• case studies on key products within each relevant industry sector, including N95 respirators, ventilators, vaccines, and COVID-19 test kits. The case studies will focus on products for which there were reported shortages in the first half of 2020, including those affected by supply chain fragility, blockages, or barriers, and will include information on:
     
    • the U.S. industry, market, and trade, including, to the extent available:
    • the product, including key components and the production process;
    • the size and characteristics of the U.S. market;
    • the U.S. manufacturing industry, including key producers of finished goods and intermediate inputs, the extent of U.S. production, and employment; and
    • U.S. imports of finished goods and inputs, including leading source countries and supplying firms; and
       
  • supply chain challenges and constraints, including, but not limited to:
    • factors affecting domestic production, including, to the extent practicable, regulatory requirements that may impact entry into the market; and
    • foreign trade barriers and restrictions and other factors that may affect U.S. imports of finished goods or inputs needed for domestic production.

The USITC expects to deliver its report to the Committees by December 15, 2020.

The USITC is seeking input for the investigation from all interested parties and requests that the information focus on the issues for which the USITC is requested to provide information and advice. The USITC will hold a public hearing in connection with the investigation on September 23, 2020. See below for important information regarding the format and location of the hearing.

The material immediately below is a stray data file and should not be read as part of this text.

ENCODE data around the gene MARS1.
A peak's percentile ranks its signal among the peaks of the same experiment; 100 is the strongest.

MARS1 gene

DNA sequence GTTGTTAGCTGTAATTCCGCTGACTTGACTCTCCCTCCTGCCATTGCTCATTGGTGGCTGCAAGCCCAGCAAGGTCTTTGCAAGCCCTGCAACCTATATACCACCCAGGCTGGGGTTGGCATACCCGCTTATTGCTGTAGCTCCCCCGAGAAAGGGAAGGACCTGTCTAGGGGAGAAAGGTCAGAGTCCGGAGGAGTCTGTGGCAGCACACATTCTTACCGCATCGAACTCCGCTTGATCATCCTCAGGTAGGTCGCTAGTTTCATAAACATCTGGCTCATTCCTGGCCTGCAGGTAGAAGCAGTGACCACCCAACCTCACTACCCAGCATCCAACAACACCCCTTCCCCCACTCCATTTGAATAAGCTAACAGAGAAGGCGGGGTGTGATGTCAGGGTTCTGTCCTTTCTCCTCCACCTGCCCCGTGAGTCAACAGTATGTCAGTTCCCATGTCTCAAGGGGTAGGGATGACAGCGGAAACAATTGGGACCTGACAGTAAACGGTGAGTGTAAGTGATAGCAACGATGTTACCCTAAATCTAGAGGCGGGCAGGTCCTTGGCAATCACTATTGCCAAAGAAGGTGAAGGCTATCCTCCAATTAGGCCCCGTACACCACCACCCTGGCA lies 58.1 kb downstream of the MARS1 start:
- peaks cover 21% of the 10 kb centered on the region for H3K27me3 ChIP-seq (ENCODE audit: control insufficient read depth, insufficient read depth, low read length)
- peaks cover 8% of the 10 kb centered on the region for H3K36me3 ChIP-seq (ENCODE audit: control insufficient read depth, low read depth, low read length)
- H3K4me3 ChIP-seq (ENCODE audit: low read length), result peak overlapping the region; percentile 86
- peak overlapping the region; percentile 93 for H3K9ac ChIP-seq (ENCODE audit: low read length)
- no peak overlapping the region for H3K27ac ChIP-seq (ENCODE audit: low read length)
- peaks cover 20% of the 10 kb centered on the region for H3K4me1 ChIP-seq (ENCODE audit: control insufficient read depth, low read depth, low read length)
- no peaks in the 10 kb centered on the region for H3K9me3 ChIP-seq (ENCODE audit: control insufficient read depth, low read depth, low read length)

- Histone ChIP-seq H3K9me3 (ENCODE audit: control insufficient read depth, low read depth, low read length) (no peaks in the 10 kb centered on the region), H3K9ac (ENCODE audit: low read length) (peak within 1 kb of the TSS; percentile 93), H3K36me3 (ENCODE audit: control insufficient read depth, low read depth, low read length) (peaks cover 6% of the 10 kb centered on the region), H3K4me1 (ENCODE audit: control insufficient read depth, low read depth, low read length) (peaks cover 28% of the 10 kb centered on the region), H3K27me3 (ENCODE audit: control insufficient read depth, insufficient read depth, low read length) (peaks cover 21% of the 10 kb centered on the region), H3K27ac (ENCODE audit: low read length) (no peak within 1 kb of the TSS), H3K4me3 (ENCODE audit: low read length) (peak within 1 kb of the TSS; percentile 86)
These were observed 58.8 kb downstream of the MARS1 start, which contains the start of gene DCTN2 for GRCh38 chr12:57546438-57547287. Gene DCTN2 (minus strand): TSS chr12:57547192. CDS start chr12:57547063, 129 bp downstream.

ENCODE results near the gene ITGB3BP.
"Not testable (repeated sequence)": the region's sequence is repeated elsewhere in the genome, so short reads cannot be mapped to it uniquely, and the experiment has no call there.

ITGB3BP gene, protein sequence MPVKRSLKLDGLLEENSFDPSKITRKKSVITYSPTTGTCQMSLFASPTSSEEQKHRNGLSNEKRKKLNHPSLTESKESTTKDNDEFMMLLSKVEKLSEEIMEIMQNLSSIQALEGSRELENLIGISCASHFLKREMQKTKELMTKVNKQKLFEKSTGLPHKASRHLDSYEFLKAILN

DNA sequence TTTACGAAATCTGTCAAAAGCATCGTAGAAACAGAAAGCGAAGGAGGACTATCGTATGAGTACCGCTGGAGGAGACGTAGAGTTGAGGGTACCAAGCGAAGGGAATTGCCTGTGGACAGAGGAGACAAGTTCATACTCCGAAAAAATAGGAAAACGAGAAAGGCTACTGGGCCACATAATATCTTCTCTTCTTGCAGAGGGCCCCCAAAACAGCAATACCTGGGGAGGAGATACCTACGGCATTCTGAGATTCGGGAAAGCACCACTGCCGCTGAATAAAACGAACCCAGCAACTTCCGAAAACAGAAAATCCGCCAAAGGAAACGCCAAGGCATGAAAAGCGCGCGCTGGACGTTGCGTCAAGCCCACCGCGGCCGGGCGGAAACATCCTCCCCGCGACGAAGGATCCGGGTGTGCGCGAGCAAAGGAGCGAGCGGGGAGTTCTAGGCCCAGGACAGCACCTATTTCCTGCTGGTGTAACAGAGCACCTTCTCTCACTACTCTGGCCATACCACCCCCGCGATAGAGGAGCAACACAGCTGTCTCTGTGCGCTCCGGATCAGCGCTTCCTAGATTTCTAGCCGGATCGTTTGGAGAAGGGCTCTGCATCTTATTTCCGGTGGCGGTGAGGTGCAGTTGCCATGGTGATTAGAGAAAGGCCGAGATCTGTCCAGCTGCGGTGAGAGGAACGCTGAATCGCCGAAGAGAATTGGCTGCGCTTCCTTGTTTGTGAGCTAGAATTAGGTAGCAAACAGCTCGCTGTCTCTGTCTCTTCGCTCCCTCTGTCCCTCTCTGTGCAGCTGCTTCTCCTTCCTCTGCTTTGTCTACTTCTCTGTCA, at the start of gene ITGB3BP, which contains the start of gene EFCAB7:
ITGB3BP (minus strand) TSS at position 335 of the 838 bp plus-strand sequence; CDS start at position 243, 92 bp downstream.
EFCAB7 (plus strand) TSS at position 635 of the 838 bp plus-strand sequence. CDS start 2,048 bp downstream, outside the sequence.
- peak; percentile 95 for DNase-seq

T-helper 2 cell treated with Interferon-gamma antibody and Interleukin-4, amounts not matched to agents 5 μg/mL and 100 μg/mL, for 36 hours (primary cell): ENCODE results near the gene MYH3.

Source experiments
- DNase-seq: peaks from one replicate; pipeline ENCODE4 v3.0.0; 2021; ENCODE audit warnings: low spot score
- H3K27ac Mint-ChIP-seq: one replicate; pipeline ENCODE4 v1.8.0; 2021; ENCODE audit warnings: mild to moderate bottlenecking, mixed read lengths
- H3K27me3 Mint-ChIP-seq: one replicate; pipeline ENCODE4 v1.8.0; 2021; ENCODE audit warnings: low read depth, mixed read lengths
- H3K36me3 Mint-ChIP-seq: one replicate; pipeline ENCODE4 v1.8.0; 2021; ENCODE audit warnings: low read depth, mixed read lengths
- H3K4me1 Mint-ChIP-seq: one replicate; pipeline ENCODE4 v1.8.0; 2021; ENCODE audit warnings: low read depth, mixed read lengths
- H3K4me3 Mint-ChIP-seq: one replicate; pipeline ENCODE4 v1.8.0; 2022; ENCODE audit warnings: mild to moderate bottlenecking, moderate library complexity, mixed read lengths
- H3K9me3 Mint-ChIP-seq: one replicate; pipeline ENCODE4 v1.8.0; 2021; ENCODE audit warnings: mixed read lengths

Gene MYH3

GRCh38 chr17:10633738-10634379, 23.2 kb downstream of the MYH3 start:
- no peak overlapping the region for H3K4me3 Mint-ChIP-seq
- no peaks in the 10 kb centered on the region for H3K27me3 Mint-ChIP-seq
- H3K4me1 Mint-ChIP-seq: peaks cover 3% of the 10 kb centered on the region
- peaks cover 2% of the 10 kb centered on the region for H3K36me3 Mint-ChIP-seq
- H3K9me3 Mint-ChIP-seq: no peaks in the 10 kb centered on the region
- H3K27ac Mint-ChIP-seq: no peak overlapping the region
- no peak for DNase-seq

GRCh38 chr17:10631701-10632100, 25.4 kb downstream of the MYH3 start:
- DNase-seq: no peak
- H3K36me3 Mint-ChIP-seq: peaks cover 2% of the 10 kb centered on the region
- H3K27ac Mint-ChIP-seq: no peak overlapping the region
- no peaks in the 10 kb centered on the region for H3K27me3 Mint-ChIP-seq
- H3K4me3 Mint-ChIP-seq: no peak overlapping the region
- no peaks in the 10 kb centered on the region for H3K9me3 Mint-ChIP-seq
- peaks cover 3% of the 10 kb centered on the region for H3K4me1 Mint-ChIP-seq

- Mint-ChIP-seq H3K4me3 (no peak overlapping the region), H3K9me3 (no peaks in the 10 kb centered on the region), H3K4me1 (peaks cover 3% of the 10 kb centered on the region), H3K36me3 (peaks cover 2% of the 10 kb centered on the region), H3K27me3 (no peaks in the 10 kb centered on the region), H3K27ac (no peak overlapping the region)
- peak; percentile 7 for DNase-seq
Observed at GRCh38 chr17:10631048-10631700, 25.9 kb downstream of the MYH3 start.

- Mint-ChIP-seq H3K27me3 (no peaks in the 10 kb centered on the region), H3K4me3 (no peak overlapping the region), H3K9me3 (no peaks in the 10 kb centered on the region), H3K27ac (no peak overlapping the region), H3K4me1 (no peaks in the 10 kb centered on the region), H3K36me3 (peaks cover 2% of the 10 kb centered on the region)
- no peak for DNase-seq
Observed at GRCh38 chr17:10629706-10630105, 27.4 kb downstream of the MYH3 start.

Requests to appear at the hearing should be filed no later than 5:15 p.m. on September 11, 2020, with the Secretary, U.S. International Trade Commission, 500 E Street SW, Washington, DC 20436. See below for important information regarding filing a request to appear at a USITC hearing.

The USITC also welcomes written submissions for the record. Written submissions should be addressed to the Secretary of the Commission and should be submitted no later than 5:15 p.m. on October 2, 2020. All written submissions, except for confidential business information, will be available for public inspection. See below for important information regarding the filing of written submissions for USITC investigations.

IMPORTANT:

  1. All filings, including requests to appear at the hearing and written submissions, must be made through the Commission’s Electronic Document Information System (EDIS, https://edis.usitc.gov). No in-person paper-based filings or paper copies of any electronic filings will be accepted until further notice. Persons with questions regarding electronic filing should contact the Office of the Secretary, Docket Services Division (EDIS3Help@usitc.gov), or consult with Commission’s Handbook on Filing Procedures.
  2. Information concerning the format of the hearing and certain other hearing details will be announced on the Commission’s website at
    (https://www.usitc.gov/research_and_analysis/what_we_are_working_on.htm). Scroll down to the entry for this investigation and click on the link to “hearing instructions.” Interested parties should check the USITC website periodically for updates.

Further information on the scope of the investigation and appropriate submissions is available in the USITC’s notice of investigation, dated August 21, 2020, which can be obtained from the USITC Internet site (www.usitc.gov) or may be obtained by contacting the Office of the Secretary at the above address or commissionhearings@usitc.gov.

USITC general factfinding investigations, such as this one, cover matters related to tariffs or trade and are generally conducted at the request of the U.S. Trade Representative, the House Committee on Ways and Means, or the Senate Committee on Finance. The resulting reports convey the Commission's objective findings and independent analyses on the subjects investigated. The Commission makes no recommendations on policy or other matters in its general factfinding reports. Upon completion of each investigation, the USITC submits its findings and analyses to the requester. General factfinding investigation reports are subsequently released to the public unless they are classified by the requester for national security reasons.